The GP102 GPU is specifically designed with professional and enthusiast solutions in mind rather than AI / Deep learning / Data Center focused needs. The GP100 serves that market and hence we should only see a faster GP100 solution designed for such products instead of GP102 or GP104 entering the HPC market.

AMD Vega 10 Specifications – Powering The Instinct MI25 Accelerator – Up To 12.5 TFLOPs

The AMD Vega 10 GPU has a peak compute performance of 12.5 TFLOPs in single precision mode. It also has twice the packed math or mixed precision compute performance that is rated at 25 TFLOPs. We can assume that this chip has a dual precision performance of 6.25 TFLOPs if it features a 2:1 ratio of single- to double-precision throughput like its competitor.

The first product to use this chip would be the Instinct MI25 HPC accelerator. AMD packs a few additional technologies such as NCU which is being assumed as “Next Compute Unit”. AMD also packs in a high band width cache and controller. The whole card package is rated at less than 300W which is lower than the P100.

The specific product has a memory bandwidth of 512 GB/s on an HBM2 interface. This would mean we are either looking at a 2048-bit memory bus (2 HBM2 stacks) at 1000 MHz or a 4096-bit memory bus (4 HBM2 stacks) at 500 MHz. The capacity of the card is 16 GB and would be utilizing the second generation high-bandwidth memory interface.

There are rumors around the number of cores and clock speed on the MI25 Vega GPU based card. Videocardz has a nice table showing off several possibilities. A 4096 SPs based Vega GPU would need to be clocked at 1.5 GHz to achieve the rated compute performance. Similarly, 5000 cores clocked at 1.25 GHz and 6250 cores at 1.00 GHz would yield the same performance. The card is passively cooled and comes with two power inputs (8+6 Pin?).

AMD Vega GPU and NVIDIA Pascal GP100 GPU Comparison

Now the main comparison between these chips will be an interesting one since it’s not just about the hardware but also the software. Software matters just as much as hardware in the deep learning market. NVIDIA has their cuDNN (Libraries + Frameworks) designed for the deep neural learning market and AMD will have their own solution too, known as MIOpen by ROCmSoftware. AMD showed some performance numbers where the MI25 is twice as fast as the Titan X (Maxwell) graphics card and much faster than the new Titan X (Pascal).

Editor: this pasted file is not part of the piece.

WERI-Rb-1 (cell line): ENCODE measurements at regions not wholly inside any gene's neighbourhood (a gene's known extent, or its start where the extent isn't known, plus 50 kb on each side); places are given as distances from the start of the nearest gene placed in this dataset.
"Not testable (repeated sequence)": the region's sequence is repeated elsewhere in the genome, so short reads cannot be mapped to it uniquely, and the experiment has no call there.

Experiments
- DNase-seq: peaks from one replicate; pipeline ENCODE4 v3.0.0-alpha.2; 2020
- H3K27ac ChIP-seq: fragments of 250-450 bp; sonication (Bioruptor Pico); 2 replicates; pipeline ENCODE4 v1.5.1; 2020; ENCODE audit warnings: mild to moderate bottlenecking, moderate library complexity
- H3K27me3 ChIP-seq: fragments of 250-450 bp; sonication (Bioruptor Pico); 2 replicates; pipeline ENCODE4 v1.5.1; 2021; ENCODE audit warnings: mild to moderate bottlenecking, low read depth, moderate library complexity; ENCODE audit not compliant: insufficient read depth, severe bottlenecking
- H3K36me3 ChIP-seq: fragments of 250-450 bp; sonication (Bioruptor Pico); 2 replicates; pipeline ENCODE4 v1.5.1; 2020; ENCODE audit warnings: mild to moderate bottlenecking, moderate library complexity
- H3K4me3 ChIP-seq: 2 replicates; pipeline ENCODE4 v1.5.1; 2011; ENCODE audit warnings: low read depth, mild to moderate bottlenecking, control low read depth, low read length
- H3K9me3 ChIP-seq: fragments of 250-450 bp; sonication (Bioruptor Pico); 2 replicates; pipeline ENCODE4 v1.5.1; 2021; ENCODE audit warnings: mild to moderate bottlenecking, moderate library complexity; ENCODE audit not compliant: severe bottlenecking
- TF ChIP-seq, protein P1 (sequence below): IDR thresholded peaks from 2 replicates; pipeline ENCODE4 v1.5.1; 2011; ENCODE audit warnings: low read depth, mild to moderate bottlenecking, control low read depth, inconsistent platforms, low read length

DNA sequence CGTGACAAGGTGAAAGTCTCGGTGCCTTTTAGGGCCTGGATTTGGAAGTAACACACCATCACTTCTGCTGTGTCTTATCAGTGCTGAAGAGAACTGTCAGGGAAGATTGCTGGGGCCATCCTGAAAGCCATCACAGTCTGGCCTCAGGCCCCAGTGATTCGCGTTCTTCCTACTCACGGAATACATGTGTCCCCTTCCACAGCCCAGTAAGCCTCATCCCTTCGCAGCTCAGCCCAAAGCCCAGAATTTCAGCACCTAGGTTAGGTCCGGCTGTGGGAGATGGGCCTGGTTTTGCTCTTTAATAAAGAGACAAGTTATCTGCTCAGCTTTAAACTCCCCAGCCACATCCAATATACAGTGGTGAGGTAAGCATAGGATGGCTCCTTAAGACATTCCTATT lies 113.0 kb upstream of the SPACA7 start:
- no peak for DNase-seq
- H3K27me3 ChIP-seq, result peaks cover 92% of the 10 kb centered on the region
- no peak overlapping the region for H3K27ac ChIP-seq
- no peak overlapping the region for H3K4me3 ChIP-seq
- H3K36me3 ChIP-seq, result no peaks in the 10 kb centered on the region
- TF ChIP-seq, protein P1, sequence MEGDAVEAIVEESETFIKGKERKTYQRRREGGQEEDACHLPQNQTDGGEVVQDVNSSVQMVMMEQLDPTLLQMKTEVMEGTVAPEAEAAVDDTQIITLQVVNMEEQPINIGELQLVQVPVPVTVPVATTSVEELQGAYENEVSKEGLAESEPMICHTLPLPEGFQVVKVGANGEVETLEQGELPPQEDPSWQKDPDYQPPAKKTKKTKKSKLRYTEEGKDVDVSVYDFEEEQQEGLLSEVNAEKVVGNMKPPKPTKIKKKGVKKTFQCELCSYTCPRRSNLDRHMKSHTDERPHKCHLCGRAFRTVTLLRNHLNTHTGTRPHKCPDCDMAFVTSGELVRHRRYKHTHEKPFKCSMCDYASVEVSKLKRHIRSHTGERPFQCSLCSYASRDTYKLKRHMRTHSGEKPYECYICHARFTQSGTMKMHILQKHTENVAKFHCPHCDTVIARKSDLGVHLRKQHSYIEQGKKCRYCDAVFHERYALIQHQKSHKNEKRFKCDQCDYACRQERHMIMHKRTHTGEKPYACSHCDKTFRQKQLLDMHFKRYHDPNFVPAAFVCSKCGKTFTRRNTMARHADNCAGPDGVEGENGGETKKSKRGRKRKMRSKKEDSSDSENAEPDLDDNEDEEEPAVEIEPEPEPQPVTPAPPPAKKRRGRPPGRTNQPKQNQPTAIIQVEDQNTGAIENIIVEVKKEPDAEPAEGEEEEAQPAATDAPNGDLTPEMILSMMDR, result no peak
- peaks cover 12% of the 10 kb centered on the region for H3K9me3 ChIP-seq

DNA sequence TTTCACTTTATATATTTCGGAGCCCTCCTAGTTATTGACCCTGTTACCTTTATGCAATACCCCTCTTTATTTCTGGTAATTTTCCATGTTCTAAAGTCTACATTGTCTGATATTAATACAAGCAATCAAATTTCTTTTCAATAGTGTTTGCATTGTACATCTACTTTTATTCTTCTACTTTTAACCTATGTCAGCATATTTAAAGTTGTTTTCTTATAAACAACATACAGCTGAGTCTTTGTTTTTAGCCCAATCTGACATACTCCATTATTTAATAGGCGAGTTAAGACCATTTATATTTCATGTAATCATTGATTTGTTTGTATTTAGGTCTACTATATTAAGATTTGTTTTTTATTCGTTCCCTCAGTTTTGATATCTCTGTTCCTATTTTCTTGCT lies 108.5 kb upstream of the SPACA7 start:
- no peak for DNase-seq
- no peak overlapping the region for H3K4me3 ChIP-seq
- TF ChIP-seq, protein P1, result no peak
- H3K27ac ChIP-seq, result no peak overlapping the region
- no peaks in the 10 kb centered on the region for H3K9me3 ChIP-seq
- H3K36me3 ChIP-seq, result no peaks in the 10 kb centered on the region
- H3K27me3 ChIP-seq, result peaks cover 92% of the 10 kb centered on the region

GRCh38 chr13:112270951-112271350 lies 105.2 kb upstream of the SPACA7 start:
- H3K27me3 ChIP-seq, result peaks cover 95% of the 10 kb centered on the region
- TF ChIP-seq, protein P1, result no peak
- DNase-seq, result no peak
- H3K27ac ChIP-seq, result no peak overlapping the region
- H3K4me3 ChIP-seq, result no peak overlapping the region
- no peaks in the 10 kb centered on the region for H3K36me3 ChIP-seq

It is understood that these libraries have been fine tuned to work best with Instinct cards just like cuDNN will have better performance on NVIDIA cards. The reason we are not talking about gaming performance of these cards is because these specific chips / models are designed for the HPC market. Also note that AMD isn’t yet comparing performance against NVIDIA’s GP100 GPU which is the direct competitor to Vega.

As stated, GP102 is GP100’s derivative designed for consumers. AMD also showcased an 8 GB Vega powered GPU at the AMD tech Summit 2016 event which we covered in detail here. Those are very different products compared to the two mentioned here. Specifications comparison of the NVIDIA Pascal GP100 and Vega 10 GPU can be seen below:

AMD Vega 10 and NVIDIA Pascal GP100 GPU Specs Comparison:

GPU ArchitectureNVIDIA PascalAMD Vega
Product MarketTesla (P100.2)Instinct MI25
GPU Process16nm FinFET14nm FinFET
Flagship ChipGP100 GPUVega 10 GPU
GPU DesignSMP (Streaming Multiprocessor Pascal)NCU (Next Compute Unit)
Maximum Transistors15.3 BillionTBD
Maximum Die Size610mm2500-540mm2
Maximum Cores3840 CUDA Cores4096 Stream Processors
FP16 Compute~24.0 TFLOPs25.0 TFLOPs
FP32 Compute~12.0 TFLOPs12.5 TFLOPs
FP64 Compute~6.00 TFLOPs0.75 TFLOPs
Maximum VRAM16 GB HBM216 GB HBM2 (High Bandwidth Cache and Controller)
Maximum Bandwidth720 GB/s512 GB/s
Maximum TDP300W<300W
Launch YearQ2 20161H 2017

AMD Vega Instinct Graphics Card Are The New FirePro S Series